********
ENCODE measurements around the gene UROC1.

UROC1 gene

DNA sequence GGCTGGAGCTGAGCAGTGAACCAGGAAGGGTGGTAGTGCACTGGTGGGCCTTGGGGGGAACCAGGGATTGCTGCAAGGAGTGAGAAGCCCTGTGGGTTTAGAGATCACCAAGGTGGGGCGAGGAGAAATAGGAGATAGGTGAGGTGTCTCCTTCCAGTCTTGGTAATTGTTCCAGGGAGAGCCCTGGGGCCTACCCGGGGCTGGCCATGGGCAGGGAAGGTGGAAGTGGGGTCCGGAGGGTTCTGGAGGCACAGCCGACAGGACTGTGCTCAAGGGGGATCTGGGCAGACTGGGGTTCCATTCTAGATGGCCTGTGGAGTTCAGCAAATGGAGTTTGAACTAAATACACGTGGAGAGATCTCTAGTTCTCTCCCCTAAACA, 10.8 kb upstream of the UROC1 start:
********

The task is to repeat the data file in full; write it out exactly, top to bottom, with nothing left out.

ENCODE measurements around the gene UROC1.

UROC1 gene

DNA sequence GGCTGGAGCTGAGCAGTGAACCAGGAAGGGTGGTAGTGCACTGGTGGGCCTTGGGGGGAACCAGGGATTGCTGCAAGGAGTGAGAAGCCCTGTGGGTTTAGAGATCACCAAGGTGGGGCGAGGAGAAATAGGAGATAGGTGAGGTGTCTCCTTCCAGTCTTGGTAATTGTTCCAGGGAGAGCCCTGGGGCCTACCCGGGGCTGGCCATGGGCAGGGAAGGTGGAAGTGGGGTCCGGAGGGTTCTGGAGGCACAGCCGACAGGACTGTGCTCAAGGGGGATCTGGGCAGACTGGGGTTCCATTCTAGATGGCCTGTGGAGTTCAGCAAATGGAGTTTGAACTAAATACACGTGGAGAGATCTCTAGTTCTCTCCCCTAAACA, 10.8 kb upstream of the UROC1 start: